The texts ought to be read in that order, and we have to be heavy-handed about the order to have some sense of – well – order about this whole thing. While it’s summer, we have to have some rules. If students access this document electronically, the first two texts do appear in the public domain, and links are provided. However, I recommend hard copies for note-taking purposes. These texts will serve as reference points this year, and they may appear on the AP Literature Exam in May, 2019. Additionally, they represent the variety of literary challenges we will face both in class and on the AP exam in May, 2019.
In other words, if students struggle with Mr. Shakespeare, Ms. Bronte, or Ms. Rhys, they may want to reconsider their course of choice for the year. Granted, students will not be left alone with difficult texts, if they are willing to give it the effort, we will seek ways to make meaning from our reading together.
While reading the texts, students should annotate as they read. (If students purchase a Kindle or Nook version of the text, annotations are still expected but may be done electronically.)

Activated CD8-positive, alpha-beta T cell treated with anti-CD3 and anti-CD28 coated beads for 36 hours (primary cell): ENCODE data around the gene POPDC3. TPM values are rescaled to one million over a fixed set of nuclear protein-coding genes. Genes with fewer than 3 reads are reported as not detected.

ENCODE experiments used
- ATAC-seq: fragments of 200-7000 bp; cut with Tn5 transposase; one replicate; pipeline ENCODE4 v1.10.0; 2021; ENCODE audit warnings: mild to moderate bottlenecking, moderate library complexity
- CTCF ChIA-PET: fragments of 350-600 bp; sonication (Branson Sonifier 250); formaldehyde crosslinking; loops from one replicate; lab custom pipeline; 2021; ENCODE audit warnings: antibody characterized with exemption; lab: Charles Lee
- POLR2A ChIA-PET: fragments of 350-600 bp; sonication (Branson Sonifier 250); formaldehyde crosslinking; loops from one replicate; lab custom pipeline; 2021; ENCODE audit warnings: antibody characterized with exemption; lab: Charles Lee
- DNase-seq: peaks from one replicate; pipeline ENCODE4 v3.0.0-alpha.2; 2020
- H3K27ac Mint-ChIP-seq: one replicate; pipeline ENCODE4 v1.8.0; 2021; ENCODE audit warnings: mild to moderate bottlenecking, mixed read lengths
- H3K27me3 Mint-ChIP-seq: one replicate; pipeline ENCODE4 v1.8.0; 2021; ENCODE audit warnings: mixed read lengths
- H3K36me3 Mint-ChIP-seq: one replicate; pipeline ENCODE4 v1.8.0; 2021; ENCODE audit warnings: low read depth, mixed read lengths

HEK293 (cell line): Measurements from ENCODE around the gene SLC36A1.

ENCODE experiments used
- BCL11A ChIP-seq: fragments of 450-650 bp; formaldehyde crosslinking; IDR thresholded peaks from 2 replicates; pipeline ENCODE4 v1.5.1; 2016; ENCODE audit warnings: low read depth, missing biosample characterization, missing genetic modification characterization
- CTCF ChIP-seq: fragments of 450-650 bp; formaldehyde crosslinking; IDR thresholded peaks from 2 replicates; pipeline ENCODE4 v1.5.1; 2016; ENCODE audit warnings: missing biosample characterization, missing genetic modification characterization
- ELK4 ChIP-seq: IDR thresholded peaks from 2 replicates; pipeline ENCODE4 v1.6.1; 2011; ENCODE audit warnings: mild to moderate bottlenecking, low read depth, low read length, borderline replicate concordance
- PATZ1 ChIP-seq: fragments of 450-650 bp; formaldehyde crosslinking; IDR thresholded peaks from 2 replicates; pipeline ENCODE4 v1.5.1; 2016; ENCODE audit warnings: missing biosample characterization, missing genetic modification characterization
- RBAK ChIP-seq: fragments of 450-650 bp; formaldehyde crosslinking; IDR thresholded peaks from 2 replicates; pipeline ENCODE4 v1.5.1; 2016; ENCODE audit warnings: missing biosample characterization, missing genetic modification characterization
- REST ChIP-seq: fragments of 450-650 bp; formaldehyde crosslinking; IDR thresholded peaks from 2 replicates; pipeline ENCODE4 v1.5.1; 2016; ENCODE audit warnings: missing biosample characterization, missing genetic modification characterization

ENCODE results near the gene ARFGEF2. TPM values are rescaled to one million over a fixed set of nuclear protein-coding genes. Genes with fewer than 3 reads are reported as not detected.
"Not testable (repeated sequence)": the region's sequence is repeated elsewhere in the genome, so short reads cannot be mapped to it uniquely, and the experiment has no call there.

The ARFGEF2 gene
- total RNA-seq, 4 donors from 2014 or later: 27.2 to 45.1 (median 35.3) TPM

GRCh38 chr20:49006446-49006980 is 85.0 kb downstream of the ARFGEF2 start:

Please share this handout with parents/guardians so that they know our purposes. If students have any questions at any time, please do not hesitate to contact us at firstname.lastname@example.org or email@example.com.
Please note: This is not an exercise in just jumping through hoops. There are thematic ideas that are introduced through these three pieces that will span the year. Additionally, it is crucial that students have as much literature in their toolbelt as possible in preparation for the AP Exam. The first author has appeared on the AP exam 89 times. The second title has appeared 18 times. The third title has appeared 5 times.
I recommend students do not wait until the last minute to begin reading these texts. Below, please find suggestions for how to focus the reading.